Opinion: So, what does ‘totally tubular’ actually mean?

Today’s slang and how we use it

Every day, we all use words that we accept as normal but are actually pretty strange when you stop to think about them. Words like “hella,” “shoots,” and “ratch(et)” are all actually pretty weird words that we use on a daily basis and accept as perfectly normal everyday words. But I bet if you got a script of your daily vocabulary, you would see how often you use strange words like “cherreh.”

Slang has been used for a long time. In the 1920s, an odd and strange person was often called an “odd bird.” While most people do not use the term “odd bird,” we still use many phrases and words from the 1920s, such as calling a significant other “baby.”

Some slang was altered as humanity entered the 1930s. Many words that older folks use became popular in the ‘30s, like calling a girl a broad, doll, or dame, or asking for the “low down” (information). “Booze,” “your average Joe,” and “packing heat” are all words and phrases that became popular and were used in the ‘30s that people, even teenagers, still use today.

The 1940s were a time of colorful language and odd phrases. Believe it or not, the word “hipster” was used to describe a person not really part of the ‘40s, which eventually turned into “hippies.”

Daddy-O! We’ve all heard this term from old movies or our grandparents. In the 1950s, “daddy-o” was used to address someone, usually a friend. The term “gig” is now mostly used by bands as their jobs. Originally, a “gig” was any job or work. Also, “give me five” means “give me a high five,” but was initially used to ask someone for a handshake.

The 1960s was a time of big hair, racism, drugs, the Beatles, and interesting words. Many words commonly used today came about in the ‘60s. Being “bummed out,” calling a girl a “chick,” doing a “Chinese Fire Drill,” and calling something “cool” (seriously, think about how many times a day you say “cool” to describe something interesting) are only a few examples of words that are a part of our everyday vocabulary.

Slang in the 1970s usually has a comical connotation, meaning that people use ‘70s slang as a joke – rightly so, because people often used “can you dig it?” to ask if someone agrees. For example, today, we would say, “We’re going to the beach, ok?” But back then, they would say “We’re going to the beach. Can you dig it, man?” Other bizarre and totally rad words from the ‘70s include “far out!” “Pfft. Dream on.” “Groovy!’ Ah, the ‘70s. What a strange time!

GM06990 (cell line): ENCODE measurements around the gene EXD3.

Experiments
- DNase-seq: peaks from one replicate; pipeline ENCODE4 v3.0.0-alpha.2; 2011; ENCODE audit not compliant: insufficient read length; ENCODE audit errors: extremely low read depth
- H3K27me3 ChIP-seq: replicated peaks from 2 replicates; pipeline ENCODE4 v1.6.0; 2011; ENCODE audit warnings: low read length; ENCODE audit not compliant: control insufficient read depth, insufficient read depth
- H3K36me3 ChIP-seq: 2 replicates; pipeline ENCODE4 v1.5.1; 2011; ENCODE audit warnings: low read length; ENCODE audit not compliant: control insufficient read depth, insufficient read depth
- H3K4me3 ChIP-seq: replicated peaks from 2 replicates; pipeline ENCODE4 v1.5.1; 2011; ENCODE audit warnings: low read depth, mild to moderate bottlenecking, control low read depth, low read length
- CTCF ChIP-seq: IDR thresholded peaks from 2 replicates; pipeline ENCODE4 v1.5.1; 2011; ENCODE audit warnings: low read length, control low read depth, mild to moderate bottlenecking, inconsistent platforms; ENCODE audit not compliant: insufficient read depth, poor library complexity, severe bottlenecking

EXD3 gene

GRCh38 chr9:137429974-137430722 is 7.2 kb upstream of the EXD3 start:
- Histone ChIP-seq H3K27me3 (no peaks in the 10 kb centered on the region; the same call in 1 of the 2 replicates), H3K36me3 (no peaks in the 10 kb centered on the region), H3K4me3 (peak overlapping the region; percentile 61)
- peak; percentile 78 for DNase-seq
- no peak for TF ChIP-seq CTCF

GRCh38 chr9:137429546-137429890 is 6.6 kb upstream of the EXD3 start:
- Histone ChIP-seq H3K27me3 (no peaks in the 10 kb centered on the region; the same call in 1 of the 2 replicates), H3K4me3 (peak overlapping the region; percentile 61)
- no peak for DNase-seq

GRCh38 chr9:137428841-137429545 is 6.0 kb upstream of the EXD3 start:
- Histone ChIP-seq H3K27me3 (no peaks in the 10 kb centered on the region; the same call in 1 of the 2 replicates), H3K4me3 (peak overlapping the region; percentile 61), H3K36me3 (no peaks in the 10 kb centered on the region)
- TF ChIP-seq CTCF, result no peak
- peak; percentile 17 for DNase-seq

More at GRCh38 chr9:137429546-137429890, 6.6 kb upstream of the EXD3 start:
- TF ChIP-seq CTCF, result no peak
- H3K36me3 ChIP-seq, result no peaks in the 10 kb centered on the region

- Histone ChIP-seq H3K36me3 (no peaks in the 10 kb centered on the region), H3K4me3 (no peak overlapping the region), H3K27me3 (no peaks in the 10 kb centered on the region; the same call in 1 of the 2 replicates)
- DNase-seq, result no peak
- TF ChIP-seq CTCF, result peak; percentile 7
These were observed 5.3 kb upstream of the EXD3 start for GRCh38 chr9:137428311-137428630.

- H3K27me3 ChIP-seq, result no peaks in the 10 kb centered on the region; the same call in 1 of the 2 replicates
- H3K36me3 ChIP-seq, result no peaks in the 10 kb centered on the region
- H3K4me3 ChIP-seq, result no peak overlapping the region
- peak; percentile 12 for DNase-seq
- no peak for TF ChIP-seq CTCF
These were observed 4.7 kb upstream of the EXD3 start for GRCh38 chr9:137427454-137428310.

“Tubular” was used in the 1980s by surfers to describe something awesome or totally excellent. A lot of popular slang from the ‘80s is what we think of today as dumb surfer words, such as calling girls “dudettes” and using “fresh” to describe something cool. Slang from the 1980s is sometimes used today by dads trying to seem cool with teenagers, like calling things “rad” or “gnarly.”

Some students at this school can recall the 1990s, a time of GameBoys and Pokemon. A few slang words that basically defines the ‘90s are “aiiight,” “as if!” “bling-bling,” and “let’s bounce (let’s leave).” In 2014, the ‘90s are portrayed as a crazy time that is often made fun of. However, many perfectly normal words that we use today derive from the crazy ‘90s, such as “chill out” or “I’m down with that.”

Now we enter the 2000s. The early 2000s were basically a repeat of the ‘90s. In 2012, two words exploded all over the internet and eventually into people’s everyday vocabulary: swag and yolo. In 2014, we mostly just make fun of #swag and #yolo, but remember how many shirts and snapbacks had #yolo or #swag plastered all over them? Because I certainly do.

You would be surprised at how many everyday words we use today derive from times that we usually see as old-fashioned. Also, words like “tubular” were as normal as “ratchet” or “shoots” today, but we often make fun of that.

So the next time you hear your grandpa ask you for the “low down” on your social life or school, remember that in 20 years, teenagers will be laughing at the fact that we said “hella” to describe something cool.